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In Schools Without Janitors, Students Share Cleaning Responsibility

In Schools Without Janitors, Students Share Responsibility Keeping Clean

Schools in Oregon and Tennessee are teaching their students accountability by having them be responsible for cleaning their schools.

"Armadillo Technical Institute, a public charter school a few miles from California, has students in grades 6-12 clean the school once or twice a week in place of janitors," according to an article on

"For 30 minutes after lunch, students sweep, mop, take out the trash and even clean the bathrooms — but responsibilities rotate so no one is stuck scrubbing toilets more than two or three times a year," according to an article on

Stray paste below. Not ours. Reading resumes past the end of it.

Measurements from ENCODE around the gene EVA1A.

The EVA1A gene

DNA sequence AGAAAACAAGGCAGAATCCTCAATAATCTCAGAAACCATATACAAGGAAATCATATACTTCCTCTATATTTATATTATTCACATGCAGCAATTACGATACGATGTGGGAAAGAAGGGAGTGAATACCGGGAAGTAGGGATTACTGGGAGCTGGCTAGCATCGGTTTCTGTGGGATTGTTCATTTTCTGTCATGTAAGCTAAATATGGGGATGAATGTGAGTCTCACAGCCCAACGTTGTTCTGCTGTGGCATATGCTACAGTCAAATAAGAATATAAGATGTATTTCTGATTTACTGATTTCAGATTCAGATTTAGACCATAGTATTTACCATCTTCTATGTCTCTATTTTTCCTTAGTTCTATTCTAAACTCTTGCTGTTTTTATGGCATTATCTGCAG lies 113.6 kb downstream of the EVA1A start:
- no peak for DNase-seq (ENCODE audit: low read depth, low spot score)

For the dangerous and really difficult tasks, the school does have a maintenance staff so the students are never at risk of injury or harm.

"But for the most part, students at ATI handle the daily upkeep. And with a little help from peer pressure, the school stays clean."

In Nashville, Tennessee, students at the private prep school Brentwood Academy take ten minutes out of their day everyday to clean.

"Susan Shafer, the school's director of communications, considers 'clean-up' an additional component of the school's mission of educating the whole person, according to the article.

"While some parents might balk at the idea of a school taking time away from class to make students push a broom, educators at both ATI and Brentwood both say that parents have shown overwhelming support."

Read the full story here and comment below.

Article by Nicole Gorman, Education World Contributor

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